Updated AIM effective June 17, 2021

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On its standard publication schedule, an updated AIM was recently published with changes effective June 17, 2021. Changes include the following paragraphs:

1−1−9. INSTRUMENT LANDING SYSTEM (ILS)

This change is to edit the following text and add an additional figure to clarify that charted procedures with localizer coverage outside the Standard Service Volume (SSV) have been validated and approved by flight inspection.

4−1−11. DESIGNATED UNICOM/MULTICOM FREQUENCIES

Over the Continental United States and Coastal Waters 123.4 MHz and 123.45 MHz are reserved by the Federal Communications Commission (FCC) for stations individually licensed to commercial aircraft and accessory manufacturers to use as flight test frequencies. Aircraft may only communicate with their associated company ground stations and these frequencies may not be used for air−to−air communications of any sort.

5−1−1. PREFLIGHT PREPARATION
5−1−2. FOLLOW IFR PROCEDURES EVEN WHEN OPERATING VFR
7−1−2. FAA WEATHER SERVICES
7−1−5. PREFLIGHT BRIEFING

This change inserts language in the Aeronautical Information Manual that pilots do not need to call Flight Service in order to obtain a regulatory compliant briefing and encourages pilots to self−brief before calling a flight service station.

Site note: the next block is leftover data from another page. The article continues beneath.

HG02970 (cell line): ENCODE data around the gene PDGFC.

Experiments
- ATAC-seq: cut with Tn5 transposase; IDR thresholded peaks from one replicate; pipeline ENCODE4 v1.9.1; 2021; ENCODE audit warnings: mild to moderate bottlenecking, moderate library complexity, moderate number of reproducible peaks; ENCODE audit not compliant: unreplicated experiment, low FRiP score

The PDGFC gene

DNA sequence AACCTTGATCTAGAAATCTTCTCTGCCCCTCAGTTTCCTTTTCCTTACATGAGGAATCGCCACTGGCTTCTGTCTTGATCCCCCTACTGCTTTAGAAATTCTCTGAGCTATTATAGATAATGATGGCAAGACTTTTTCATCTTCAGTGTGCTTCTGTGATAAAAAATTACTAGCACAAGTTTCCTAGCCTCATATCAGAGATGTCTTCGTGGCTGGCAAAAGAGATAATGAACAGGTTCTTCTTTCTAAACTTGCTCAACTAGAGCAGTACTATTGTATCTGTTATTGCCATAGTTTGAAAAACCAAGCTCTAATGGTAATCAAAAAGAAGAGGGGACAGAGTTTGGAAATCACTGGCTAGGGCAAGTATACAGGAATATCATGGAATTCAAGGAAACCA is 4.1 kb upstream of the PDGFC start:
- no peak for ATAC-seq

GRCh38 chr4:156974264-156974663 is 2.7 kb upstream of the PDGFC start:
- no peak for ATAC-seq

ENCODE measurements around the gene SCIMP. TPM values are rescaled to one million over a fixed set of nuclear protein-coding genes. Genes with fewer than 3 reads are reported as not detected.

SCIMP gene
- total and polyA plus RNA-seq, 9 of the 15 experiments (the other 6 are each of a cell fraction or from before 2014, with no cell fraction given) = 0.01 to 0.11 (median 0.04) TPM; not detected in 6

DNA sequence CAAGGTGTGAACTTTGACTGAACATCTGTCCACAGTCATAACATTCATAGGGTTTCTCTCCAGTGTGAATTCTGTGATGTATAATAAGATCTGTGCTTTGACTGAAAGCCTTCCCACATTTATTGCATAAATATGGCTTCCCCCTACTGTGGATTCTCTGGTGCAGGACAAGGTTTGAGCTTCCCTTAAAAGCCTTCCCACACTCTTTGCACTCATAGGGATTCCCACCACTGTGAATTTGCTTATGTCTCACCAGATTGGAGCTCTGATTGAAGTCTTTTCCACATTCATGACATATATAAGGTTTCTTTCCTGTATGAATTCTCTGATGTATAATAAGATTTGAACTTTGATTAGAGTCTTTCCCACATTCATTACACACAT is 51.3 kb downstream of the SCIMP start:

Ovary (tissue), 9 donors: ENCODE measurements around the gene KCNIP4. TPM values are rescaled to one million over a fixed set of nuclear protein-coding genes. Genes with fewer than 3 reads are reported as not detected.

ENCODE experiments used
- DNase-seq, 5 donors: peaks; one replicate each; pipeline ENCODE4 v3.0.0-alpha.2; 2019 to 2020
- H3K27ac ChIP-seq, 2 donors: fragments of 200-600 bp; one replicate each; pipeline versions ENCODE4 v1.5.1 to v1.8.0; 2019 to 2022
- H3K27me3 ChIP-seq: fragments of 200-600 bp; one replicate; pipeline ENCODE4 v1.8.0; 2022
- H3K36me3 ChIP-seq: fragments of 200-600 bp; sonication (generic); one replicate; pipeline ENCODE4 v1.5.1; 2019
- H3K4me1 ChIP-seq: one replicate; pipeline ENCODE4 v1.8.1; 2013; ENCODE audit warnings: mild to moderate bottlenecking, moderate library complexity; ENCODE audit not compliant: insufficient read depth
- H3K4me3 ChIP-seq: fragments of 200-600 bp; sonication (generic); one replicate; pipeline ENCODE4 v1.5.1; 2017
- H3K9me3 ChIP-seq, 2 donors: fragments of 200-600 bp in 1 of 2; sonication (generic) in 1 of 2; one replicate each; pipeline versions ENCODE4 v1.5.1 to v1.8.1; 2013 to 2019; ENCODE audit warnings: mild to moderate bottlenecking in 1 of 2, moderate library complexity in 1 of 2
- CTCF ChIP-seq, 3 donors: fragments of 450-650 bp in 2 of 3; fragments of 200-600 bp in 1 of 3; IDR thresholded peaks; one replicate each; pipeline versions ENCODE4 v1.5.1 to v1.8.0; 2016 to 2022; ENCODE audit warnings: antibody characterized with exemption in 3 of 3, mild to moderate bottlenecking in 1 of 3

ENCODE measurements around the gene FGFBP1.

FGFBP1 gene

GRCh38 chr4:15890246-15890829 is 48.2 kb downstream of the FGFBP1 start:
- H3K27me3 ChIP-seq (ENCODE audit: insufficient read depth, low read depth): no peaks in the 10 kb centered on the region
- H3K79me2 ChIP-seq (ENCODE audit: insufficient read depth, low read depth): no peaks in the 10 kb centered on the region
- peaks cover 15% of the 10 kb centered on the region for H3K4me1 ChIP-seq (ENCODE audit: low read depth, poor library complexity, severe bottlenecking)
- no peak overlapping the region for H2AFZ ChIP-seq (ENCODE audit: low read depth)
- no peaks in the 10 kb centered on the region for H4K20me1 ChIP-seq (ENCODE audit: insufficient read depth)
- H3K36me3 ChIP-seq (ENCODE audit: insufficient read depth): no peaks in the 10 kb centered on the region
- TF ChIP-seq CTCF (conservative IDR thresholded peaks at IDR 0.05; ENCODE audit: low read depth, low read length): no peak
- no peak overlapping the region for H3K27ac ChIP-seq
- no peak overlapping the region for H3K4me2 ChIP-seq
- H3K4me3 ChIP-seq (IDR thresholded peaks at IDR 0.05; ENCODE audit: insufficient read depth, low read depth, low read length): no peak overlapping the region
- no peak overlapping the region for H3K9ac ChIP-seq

5−4−6. APPROACH CLEARANCE
5−4−9. PROCEDURE TURN AND HOLD−IN−LIEU OF PROCEDURE TURN

The proposed change adds subparagraph 5−4−6e8 regarding arrival holding patterns and removes the current note after 5−4−9a5 which currently addresses arrival holding patterns inappropriately as hold−in−lieu of procedure turn.

5−4−23. VISUAL APPROACH

This change updates Aeronautical Information Manual (AIM) guidance concerning multiple visual approaches to parallel runways at the same airport.

For the complete explanation of changes effective June 17, 2021, click here.

For the complete AIM document, click here.

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It was his first airplane trip at age seven that made Eric decide to become a pilot. "While boarding the airplane, a flight attendant noticed my interest in the flight deck and urged me to go talk to the pilot. I give a lot of credit to that pilot for my career choice." He earned a bachelor’s degree in finance and went on to an airline career. Eric now heads Sporty’s flight school and directs the University of Cincinnati’s Professional Pilot Training Program. In addition, Eric serves as a Captain in Sporty’s corporate flight department.